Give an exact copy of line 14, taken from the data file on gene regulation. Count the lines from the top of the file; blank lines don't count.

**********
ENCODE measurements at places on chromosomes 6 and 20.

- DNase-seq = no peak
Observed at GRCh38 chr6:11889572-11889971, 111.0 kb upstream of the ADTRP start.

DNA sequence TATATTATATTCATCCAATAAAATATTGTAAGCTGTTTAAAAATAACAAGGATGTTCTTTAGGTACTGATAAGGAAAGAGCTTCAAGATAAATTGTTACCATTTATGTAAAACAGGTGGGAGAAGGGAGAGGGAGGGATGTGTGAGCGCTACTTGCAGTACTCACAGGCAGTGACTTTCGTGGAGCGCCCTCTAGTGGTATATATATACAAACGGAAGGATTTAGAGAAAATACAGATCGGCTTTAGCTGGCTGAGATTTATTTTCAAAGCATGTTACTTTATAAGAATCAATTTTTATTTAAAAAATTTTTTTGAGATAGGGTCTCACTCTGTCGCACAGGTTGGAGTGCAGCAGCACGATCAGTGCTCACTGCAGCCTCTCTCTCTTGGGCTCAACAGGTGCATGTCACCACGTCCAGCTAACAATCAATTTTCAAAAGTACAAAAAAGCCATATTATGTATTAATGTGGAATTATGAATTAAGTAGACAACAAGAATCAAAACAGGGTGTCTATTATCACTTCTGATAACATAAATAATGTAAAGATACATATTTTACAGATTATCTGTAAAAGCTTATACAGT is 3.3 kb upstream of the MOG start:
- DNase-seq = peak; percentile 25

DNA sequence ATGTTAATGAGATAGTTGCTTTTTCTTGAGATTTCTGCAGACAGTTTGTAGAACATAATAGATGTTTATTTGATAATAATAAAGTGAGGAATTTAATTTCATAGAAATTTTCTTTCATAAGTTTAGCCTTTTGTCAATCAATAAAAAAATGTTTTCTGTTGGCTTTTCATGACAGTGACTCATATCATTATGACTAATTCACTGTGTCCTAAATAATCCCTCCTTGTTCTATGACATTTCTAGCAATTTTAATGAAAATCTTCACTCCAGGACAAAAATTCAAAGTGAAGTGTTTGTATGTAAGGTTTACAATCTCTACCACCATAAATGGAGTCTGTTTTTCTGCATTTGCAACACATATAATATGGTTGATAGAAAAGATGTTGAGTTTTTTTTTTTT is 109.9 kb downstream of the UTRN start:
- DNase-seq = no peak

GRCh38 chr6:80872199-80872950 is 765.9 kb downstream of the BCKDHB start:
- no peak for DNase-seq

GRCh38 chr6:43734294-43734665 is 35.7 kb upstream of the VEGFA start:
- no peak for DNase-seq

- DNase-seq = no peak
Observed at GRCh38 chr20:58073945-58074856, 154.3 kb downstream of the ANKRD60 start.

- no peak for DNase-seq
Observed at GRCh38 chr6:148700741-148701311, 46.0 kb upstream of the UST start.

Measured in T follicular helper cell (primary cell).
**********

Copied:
- no peak for DNase-seq